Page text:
Journal of World Business
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#1Marina Michalski (University of Essex)H-Index: 1
#2Martyna Śliwa (University of Essex)H-Index: 8
Abstract Within language-sensitive IB literature, a range of studies examine responses to corporate language policies, especially in relation to English. However, research addressing other languages, and profession-specific influences on responses to language standardization remains scarce. This qualitative paper discusses journalists’ responses to corporate language standardization within the linguascape of the BBC Arabic Service. The findings demonstrate the impact of various interlinked influ...
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#1Peter Jaskiewicz (U of O: University of Ottawa)H-Index: 19
#2Joern H. Block (University of Trier)H-Index: 19
Last. Christopher Hansen (University of Luxembourg)
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Abstract Cross-country research finds mixed performance effects of family involvement in management (FIM) but consistently positive performance effects of family involvement in ownership (FIO). We argue that cross-country differences in institutional trust and trust in family can help explain this discrepancy. We reason that trust in family normalizes family managers’ use of firm resources to satisfy family needs. In contrast, institutional trust orientates family managers’ attention toward impr...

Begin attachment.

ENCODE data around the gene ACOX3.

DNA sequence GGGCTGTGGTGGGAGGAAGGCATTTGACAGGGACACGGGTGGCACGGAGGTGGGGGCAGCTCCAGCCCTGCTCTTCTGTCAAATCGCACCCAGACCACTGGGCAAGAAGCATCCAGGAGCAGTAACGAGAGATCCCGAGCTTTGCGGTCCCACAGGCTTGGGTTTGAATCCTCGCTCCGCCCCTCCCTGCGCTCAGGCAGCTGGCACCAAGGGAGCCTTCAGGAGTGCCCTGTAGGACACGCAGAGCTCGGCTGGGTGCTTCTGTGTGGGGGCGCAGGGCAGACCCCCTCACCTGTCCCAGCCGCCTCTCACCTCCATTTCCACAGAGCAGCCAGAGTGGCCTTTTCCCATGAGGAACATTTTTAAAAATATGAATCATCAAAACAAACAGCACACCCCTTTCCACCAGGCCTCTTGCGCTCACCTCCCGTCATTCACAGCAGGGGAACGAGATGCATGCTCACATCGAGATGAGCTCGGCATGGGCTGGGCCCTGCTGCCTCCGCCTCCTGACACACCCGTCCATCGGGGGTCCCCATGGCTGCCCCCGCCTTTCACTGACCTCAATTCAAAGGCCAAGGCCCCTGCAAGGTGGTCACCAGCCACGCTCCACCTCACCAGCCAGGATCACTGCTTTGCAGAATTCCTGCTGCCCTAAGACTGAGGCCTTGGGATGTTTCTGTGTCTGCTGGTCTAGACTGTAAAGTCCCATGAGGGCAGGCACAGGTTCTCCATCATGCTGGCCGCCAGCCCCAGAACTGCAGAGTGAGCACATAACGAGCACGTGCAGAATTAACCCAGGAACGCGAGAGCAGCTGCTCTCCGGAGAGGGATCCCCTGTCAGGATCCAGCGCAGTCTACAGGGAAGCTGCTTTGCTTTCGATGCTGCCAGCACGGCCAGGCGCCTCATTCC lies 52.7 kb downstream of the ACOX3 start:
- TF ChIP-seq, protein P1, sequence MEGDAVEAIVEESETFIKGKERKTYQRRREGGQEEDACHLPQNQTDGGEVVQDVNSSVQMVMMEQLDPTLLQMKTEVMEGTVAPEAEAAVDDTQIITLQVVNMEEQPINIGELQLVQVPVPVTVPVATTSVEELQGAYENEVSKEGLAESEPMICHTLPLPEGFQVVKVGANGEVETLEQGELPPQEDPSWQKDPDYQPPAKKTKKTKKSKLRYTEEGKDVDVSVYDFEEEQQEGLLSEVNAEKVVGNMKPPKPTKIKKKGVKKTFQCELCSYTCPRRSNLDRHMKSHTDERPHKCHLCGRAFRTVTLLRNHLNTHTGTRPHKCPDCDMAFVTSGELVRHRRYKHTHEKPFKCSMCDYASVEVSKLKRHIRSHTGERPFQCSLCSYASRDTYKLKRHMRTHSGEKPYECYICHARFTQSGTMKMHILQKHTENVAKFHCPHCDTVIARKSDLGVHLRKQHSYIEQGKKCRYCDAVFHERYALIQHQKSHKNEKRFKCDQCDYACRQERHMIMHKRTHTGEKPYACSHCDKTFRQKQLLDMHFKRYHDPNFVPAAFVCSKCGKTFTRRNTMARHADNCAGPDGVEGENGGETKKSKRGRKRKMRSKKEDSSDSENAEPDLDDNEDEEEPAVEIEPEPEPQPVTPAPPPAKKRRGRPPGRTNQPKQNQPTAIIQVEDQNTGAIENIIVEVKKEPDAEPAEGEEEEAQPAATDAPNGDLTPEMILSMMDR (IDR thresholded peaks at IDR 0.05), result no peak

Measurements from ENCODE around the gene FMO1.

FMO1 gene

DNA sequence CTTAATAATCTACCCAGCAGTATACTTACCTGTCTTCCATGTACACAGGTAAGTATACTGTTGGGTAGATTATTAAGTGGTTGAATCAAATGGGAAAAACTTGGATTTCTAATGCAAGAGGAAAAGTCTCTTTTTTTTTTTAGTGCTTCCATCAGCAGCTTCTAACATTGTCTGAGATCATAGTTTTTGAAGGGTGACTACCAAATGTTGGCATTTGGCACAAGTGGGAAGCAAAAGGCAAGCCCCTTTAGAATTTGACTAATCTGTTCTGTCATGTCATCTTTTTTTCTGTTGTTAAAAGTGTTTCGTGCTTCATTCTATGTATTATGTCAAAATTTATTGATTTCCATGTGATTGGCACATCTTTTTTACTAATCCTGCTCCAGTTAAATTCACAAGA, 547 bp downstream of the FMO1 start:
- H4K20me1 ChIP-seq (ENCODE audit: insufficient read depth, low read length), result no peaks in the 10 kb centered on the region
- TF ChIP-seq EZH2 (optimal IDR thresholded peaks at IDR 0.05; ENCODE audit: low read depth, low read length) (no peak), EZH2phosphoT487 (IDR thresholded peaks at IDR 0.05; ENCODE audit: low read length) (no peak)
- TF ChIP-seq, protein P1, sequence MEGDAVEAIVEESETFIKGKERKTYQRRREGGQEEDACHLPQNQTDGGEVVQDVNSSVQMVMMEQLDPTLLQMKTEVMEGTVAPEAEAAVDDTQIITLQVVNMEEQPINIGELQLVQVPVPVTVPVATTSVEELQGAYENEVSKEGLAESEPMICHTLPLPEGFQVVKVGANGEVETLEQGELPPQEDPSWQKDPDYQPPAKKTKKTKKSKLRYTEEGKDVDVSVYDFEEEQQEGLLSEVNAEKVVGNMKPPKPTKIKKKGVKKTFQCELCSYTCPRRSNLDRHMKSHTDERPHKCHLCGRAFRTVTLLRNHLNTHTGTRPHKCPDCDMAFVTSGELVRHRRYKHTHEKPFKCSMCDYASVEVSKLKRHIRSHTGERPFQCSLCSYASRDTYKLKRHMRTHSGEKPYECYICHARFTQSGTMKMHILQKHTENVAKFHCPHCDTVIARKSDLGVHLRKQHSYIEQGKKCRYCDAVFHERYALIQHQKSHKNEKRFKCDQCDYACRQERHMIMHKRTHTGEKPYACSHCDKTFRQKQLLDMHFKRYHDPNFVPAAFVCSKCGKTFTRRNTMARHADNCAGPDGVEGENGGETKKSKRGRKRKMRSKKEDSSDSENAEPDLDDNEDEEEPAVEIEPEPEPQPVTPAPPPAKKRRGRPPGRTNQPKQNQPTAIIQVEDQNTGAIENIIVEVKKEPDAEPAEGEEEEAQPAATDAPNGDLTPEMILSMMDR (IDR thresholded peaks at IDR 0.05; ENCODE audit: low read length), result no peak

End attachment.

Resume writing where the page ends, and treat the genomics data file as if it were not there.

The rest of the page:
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#1Anish Purkayastha (USYD: University of Sydney)H-Index: 3
#2Vikas Kumar (USYD: University of Sydney)H-Index: 39
Last. Vishal Gupta (UA: University of Alabama)H-Index: 37
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Abstract Internationalizing firms export, raise foreign equity, and acquire foreign assets. Based on motivations and processes of emerging market internationalizing firms (EMIFs) and drawing on the organizational learning theory, we propose that EMIFs increase their entrepreneurial orientation through internationalization. We argue that a configuration of learning from exports, cross-listing, and international M&A improves entrepreneurial orientation in EMIFs. Longitudinal (nine-year period) dat...
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#1Yamlaksira S. Getachew (LMU: Loyola Marymount University)
Last. Paul W. BeamishH-Index: 67
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#1Björn Ambos (HSG: University of St. Gallen)H-Index: 24
#2Kristin Brandl (UVic: University of Victoria)H-Index: 5
Last. Ari Van Assche (HEC Montréal)H-Index: 2
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Abstract Global value chains (GVCs) have revolutionized production processes and many companies no longer produce goods and services entirely in one single country or within their own organizational boundaries. Through offshoring and outsourcing, value chains are sliced up and activities are dispersed to locations and actors where they can be produced or executed most efficiently. The fine slicing of GVCs also implies that innovation activities can be geographically dispersed and separated from ...